Access control systems for the security professional are designed to control who goes where and when, and then to provide either the monitoring of live events or the historical data of these events in the form of a report. Access control for the IT professional means almost the same thing as for the security professional: authentication, authorization and audit. The "who" is IT's authentication, the "where and when" is part of their authorization, and the "monitoring and report" is their audit.
Going Beyond Simple Protection
Through convergence of physical security and IT, many organizations are finding innovative ways to go beyond just protecting. Electronic physical security devices gather and share information in order to provide benefits for the end user. Generally speaking, these devices are used to prevent disruption of core business practices. However, by leveraging integration, they can now augment and improve their business practices. Here are a few examples:
â€¢ Conventional security uses physical access control system information for safety (mustering) and security (keeping unauthorized people out). Recently, we have seen companies making use of this information in ways that can improve efficiency, reduce overhead, or even generate new sources of revenue.
In the health club industry, an access control system traditionally is used to provide secure 24-hour access to the facility for its employees and members. Now that access control systems can interface with point-of-sale systems and even websites, they can be utilized for marketing feedback and generating new revenue in this unique market area. Imagine a health club website with a one-day free trial offer. A potential new customer enters all the information the health club requests and then is sent a "one-time use" PIN that can used at any of the club's locations. Upon using the PIN, an automated message is sent to the club manager notifying them of a new guest. For marketing purposes, the health club would now know when the prospect signed up, how long it took before they used the free trial, what time of day they used the facility, and which facility they used. All this information can then be leveraged for a targeted marketing effort directed at that new prospect.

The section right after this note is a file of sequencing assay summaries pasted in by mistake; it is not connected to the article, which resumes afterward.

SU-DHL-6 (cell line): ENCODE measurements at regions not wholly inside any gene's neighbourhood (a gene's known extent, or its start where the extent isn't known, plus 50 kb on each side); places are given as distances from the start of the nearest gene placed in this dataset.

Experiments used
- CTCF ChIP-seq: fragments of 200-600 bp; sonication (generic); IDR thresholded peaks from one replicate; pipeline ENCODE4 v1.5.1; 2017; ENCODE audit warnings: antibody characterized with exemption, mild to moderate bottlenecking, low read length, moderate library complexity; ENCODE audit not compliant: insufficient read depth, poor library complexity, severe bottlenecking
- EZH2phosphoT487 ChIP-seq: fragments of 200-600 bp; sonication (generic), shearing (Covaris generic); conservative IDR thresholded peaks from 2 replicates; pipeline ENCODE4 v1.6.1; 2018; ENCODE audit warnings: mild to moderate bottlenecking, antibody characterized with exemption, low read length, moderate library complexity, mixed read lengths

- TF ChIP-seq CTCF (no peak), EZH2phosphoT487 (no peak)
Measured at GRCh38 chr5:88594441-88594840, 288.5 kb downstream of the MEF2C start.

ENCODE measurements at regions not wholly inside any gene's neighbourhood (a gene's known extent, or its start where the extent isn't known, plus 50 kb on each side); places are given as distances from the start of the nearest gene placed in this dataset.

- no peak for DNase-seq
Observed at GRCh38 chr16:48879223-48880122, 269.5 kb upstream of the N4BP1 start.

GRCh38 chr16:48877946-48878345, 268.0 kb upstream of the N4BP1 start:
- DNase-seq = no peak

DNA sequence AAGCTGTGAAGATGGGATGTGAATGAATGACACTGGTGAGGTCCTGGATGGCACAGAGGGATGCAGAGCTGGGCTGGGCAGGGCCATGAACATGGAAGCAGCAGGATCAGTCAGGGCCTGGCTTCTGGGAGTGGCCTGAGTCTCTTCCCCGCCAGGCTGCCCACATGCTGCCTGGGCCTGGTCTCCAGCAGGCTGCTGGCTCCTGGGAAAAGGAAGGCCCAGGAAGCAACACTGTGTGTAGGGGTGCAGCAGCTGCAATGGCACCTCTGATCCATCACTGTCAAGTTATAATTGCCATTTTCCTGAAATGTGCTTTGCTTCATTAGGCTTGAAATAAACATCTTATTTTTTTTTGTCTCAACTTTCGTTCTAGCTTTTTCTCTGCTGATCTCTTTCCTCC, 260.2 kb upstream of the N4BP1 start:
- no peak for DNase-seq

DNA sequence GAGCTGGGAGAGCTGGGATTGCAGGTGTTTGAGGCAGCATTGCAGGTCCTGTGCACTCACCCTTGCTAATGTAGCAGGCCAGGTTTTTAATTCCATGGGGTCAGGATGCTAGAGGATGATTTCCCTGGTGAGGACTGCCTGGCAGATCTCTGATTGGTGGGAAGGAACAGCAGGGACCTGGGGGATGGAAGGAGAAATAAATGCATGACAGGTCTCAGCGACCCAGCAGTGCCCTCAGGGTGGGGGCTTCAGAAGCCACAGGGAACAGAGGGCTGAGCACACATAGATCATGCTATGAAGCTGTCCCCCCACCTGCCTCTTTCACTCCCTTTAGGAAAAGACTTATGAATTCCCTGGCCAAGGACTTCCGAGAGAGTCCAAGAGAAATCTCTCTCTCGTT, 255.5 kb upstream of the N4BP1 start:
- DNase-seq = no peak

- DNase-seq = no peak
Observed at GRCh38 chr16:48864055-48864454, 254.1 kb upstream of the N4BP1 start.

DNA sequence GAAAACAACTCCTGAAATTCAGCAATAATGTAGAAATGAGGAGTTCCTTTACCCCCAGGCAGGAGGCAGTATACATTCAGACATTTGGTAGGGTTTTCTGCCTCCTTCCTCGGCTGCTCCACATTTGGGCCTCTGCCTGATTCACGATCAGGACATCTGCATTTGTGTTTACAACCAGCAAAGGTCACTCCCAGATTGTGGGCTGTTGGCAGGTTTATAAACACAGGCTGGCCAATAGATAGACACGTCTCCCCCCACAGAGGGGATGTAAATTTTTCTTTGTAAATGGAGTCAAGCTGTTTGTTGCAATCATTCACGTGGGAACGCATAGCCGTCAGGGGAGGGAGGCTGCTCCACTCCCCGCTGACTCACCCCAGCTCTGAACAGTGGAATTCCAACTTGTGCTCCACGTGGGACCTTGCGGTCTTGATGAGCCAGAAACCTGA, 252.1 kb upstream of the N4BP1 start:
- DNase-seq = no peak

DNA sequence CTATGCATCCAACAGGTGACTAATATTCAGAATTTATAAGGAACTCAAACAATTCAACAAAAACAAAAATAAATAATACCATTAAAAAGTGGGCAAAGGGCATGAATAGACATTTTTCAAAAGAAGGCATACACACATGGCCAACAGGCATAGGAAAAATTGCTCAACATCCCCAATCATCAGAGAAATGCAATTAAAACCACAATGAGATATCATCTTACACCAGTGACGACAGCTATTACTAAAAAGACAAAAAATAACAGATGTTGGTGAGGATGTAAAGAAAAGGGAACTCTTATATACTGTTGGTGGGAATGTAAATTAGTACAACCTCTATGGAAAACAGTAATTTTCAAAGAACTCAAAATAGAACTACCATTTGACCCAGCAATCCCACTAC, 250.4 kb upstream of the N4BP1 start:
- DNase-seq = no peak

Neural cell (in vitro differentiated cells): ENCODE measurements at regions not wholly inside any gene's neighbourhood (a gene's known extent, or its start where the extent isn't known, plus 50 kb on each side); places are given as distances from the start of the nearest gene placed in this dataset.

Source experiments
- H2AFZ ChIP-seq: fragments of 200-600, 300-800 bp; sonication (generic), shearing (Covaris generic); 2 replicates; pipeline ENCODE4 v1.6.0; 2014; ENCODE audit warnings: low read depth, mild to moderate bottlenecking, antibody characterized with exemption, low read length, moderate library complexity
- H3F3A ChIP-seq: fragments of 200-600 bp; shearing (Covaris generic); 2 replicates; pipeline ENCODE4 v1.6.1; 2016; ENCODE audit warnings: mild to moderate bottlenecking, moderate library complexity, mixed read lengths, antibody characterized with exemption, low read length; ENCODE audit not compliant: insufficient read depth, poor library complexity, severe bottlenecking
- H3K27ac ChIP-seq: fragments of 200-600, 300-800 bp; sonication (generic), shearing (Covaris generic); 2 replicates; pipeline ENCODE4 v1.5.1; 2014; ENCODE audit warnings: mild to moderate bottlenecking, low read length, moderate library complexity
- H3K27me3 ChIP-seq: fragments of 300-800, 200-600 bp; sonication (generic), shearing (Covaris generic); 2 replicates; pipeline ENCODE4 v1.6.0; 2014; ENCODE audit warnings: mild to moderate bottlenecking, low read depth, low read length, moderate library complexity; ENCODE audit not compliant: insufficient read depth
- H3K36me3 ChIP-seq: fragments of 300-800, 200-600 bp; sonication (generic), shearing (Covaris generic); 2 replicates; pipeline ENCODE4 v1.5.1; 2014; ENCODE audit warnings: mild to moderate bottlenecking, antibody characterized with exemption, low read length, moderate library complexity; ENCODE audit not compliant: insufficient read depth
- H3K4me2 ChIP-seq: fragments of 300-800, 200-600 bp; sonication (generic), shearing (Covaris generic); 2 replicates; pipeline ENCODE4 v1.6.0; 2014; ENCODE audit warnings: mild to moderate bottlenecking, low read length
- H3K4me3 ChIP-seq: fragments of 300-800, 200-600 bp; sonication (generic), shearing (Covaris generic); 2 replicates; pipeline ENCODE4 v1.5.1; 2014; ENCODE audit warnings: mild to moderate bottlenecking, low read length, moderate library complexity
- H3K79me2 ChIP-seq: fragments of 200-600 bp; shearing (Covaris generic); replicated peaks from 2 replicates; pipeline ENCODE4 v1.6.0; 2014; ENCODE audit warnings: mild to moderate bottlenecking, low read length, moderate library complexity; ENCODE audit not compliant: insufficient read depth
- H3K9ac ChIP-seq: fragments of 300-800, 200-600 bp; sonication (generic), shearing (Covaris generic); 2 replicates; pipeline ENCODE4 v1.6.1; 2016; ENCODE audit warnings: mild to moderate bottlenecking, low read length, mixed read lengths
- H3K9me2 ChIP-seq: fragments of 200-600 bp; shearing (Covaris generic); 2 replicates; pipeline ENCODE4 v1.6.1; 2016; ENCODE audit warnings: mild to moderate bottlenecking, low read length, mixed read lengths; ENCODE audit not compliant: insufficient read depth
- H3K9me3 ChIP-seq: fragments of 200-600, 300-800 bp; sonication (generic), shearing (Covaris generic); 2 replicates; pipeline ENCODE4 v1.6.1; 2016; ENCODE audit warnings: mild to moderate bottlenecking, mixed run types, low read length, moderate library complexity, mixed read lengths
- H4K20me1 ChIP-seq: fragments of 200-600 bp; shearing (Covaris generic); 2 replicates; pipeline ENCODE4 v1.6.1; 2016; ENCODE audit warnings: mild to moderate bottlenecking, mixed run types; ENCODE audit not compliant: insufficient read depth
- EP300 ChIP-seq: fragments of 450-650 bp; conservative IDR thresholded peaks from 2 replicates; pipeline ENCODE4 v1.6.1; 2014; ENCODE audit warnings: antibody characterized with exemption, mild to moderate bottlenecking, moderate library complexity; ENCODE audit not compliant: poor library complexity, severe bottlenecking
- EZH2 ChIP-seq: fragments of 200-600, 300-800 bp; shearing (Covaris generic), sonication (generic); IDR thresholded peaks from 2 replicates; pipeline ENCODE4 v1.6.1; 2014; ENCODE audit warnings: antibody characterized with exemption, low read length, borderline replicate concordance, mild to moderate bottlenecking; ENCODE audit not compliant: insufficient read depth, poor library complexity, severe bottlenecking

â€¢ Video systems are traditionally designed to observe who did what, where, and when, and then provide this information to the appropriate entity. I say "entity" rather than person because just like the previous example, CCTV systems are already being used for more than conventional security.
Let's consider a video camera behind the counter in a hotel lobby. For conventional security, the camera is a deterrent to robbery and theft, and provides protection from lawsuits. Now, through analytics, this same camera can also count the number of people standing in line and, through proper integration, reroute incoming phone calls when people are waiting for help at the counter. This way the desk clerk can focus on serving the customers waiting in front of him rather than answering the phone. This increases efficiency and improves the satisfaction of the customers waiting in line.
â€¢ Another example of how access control systems are bridging the gap between physical security and IT is found in the way manufacturers are addressing IT concerns. Most modern access control products are now manufactured with a built-in Ethernet port and communicate via native TCP/IP, while older systems require a serial to the Ethernet converter. While most access control panels now use Ethernet for communications, the IT professional's concern is how these devices appear on the network and what additional resources they will have to manage-IP addresses, routes, VPN tunnels, bandwidth requirements, and inbound ports-and how these devices will impact network performance as well as other network devices. Another IT concern is the server and software associated with management of the access control panels and associated devices, since this computer/server's operating system and virus protection must be updated along with the other business-related computers.